Only 116 days to go until our Iceland adventure gets underway, the organisers of the race - Racing The Planet have just sent all of the competitors an overview of the course, which you can read below. By the look of it there’s going to be some long days running along the wet and dry sand, can’t say I’m looking forward to that, but the scenery should be stunning, and that I can’t wait to explore. The race is going to be held at beginning of August, so feel free to come cheer. :)
The race starts approximately 4 hours drive from Reykjavik in the highlands between Iceland’s largest glacier Vatnajökull and Langjökull which means long glacier in Icelandic.
Runners will encounter much of the iconic Icelandic scenery along the 250 kilometers / 150 miles of the course including waterfalls, glaciers, lava fields, lava cliffs, black sand beaches, hot springs and geothermal areas with bubbling mud. The terrain will include rocky lava fields, jeep tracks, single track trails, dust roads, grass fields, soft sand, wet sand, rolling hills, hard lava cliffs as well as river crossings (some may be above knee height). Runners can expect to see a wide range of colourful landscapes along the way. Photos and videos from the course can be seen on the Iceland 2013 website.
The distances for each section are planned to be as below. This means two slightly longer Stages earlier and the Long March is less than 70 kilometers.
The highest point in Iceland is 2,200 meters / 7,217 feet, but the highest point on the course is just over 1,000 meters / 3,280 feet which is on Stage 1. The course has many rolling hills going down to sea level on the black sand beaches. Runners can review an elevation chart in the course section of the Iceland 2013 website.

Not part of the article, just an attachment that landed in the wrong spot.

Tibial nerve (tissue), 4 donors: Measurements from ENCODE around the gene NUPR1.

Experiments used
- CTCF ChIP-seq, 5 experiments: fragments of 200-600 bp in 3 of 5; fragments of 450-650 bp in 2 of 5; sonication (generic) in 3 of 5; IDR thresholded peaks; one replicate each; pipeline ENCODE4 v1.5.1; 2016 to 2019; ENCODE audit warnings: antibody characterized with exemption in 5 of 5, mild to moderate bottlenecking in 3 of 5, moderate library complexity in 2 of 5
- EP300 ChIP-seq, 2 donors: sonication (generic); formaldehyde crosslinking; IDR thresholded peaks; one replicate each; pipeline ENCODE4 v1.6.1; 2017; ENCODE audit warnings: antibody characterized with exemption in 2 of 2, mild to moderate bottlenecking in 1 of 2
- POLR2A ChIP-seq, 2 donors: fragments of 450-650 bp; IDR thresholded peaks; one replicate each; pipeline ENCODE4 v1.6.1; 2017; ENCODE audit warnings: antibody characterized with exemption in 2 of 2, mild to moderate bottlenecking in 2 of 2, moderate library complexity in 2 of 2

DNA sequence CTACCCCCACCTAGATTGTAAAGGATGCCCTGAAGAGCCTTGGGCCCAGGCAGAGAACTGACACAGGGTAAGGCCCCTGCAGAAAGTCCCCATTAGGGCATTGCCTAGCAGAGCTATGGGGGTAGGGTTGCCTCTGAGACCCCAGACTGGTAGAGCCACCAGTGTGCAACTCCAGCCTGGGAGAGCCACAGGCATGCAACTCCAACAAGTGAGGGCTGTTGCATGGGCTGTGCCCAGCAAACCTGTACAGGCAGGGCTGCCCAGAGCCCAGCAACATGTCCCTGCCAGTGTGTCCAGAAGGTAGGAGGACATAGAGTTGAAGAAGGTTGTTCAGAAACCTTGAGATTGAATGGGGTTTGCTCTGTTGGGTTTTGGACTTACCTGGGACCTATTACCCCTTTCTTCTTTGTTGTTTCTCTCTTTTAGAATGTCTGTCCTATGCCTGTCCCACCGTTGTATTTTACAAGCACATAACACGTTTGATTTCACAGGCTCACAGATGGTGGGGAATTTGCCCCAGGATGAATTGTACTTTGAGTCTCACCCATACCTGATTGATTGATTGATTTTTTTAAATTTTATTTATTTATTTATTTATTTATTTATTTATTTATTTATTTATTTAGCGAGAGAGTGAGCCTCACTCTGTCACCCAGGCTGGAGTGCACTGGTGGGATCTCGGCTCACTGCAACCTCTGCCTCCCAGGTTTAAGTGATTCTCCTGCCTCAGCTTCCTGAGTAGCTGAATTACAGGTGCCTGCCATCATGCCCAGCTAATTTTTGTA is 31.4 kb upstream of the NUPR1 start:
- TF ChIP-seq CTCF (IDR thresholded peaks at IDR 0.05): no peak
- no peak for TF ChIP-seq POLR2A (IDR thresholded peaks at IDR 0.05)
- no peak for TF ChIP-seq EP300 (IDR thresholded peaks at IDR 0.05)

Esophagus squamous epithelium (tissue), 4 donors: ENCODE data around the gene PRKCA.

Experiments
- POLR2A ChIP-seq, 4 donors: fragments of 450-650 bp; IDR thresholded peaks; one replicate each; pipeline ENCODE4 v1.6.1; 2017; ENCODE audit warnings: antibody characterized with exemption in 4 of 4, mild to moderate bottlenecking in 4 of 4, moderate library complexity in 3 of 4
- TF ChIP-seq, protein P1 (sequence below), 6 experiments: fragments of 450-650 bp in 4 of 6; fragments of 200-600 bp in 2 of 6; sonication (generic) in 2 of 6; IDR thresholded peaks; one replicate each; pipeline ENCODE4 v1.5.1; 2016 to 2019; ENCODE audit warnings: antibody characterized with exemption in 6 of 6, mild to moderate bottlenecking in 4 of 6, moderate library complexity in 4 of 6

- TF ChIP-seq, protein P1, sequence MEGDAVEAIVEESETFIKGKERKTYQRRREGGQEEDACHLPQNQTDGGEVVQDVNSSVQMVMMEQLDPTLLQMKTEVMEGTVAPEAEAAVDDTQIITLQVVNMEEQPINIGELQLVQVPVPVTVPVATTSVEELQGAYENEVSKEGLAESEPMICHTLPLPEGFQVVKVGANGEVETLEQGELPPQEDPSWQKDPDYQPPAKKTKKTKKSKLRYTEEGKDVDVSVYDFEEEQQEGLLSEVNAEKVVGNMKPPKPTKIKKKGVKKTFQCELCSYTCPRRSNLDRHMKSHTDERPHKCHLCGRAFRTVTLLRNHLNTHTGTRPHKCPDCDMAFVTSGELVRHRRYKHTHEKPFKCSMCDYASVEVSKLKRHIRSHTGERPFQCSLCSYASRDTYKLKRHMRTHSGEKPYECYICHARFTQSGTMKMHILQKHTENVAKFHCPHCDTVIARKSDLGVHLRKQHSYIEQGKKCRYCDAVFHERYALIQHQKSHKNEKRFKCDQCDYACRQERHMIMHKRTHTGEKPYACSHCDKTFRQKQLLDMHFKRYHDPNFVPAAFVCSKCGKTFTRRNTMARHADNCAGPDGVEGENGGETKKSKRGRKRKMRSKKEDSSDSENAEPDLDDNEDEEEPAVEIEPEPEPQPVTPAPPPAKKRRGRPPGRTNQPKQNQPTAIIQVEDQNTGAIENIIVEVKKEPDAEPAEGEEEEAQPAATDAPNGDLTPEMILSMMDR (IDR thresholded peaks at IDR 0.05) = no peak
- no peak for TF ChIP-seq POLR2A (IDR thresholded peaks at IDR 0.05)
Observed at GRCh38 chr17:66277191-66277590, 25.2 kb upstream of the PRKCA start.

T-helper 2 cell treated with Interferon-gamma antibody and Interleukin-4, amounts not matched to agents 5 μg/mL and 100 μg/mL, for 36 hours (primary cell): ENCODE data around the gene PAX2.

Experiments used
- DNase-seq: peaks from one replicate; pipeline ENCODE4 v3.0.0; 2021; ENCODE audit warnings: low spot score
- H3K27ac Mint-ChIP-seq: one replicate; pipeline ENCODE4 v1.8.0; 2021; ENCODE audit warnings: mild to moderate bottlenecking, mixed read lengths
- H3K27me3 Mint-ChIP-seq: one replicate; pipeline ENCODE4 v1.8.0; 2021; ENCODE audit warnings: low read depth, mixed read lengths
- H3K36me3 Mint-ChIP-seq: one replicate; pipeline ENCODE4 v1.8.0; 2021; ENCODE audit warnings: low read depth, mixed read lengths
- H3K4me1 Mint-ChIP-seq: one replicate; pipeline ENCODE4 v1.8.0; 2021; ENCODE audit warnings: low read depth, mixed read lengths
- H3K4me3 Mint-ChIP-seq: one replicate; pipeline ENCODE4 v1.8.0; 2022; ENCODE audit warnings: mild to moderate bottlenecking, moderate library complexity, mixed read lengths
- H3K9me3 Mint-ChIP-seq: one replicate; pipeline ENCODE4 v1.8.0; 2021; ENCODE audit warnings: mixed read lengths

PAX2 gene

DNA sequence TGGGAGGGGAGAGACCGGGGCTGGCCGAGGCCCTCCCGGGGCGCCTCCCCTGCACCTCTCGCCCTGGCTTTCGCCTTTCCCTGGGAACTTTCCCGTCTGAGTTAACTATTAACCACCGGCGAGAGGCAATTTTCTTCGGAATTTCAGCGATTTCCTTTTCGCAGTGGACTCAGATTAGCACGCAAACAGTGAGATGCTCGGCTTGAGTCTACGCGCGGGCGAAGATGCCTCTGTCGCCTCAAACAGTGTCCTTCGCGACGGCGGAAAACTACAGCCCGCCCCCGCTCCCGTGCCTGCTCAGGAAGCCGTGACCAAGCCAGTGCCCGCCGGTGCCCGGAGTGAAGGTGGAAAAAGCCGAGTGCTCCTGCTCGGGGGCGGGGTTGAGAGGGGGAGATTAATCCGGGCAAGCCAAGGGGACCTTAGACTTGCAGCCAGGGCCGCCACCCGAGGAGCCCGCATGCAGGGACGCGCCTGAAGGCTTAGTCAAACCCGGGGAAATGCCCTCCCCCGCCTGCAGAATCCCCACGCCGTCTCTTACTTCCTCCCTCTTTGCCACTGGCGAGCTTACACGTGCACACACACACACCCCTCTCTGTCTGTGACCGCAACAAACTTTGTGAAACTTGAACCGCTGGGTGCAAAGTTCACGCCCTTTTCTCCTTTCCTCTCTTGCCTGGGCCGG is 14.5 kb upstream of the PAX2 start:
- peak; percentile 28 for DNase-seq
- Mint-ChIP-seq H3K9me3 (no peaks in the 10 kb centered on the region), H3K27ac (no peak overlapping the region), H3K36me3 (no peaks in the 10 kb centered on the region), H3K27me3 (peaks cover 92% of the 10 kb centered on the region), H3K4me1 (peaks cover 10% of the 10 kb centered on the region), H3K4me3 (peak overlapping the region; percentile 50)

The course will be marked with pink flags and pink ribbons in every 25 to 100 meters / 80 to 300 feet. For anytime runners are on the course after the sun has set you will be following reflective tape on the flags and glowsticks. It is essential that runners bring two equally strong headlamps (one as the primary light source and the other one as a back-up) for the sections that you will go through in dark. Runners do not require navigation skills on the course, but we do require that you bring a compass as part of your emergency equipment and recommend that you know how to use it.
The temperatures are range from approximately 4°C / 40°F at night to 15-20°C / 59-68°F during the day in August but it is possible that it is warmer during the day and gets colder at night. Rain and strong winds are typically part of Icelandic summer. Cooler weather can be refreshing when you are out on the course but remember to bring enough warm and waterproof clothing for the chilly nights at camp.
Hours of Daylight
Due to the northerly location of Iceland, it has long hours of daylight in August. The sun rises at approximately 04:45 and sets at around 22:45 giving more than 15 hours of daylight. The race is planned to start between 07:00 and 08:00 each morning with competitors finishing Stages 1 to 4 in daylight. During Stage 5 competitors may continue through the night to finish the stage. Cut-off times for each stage will be issued during the event before each stage, but will be based on a 4 kilometers / 2.5 miles per hour pace (without breaks).
Anyone want to come?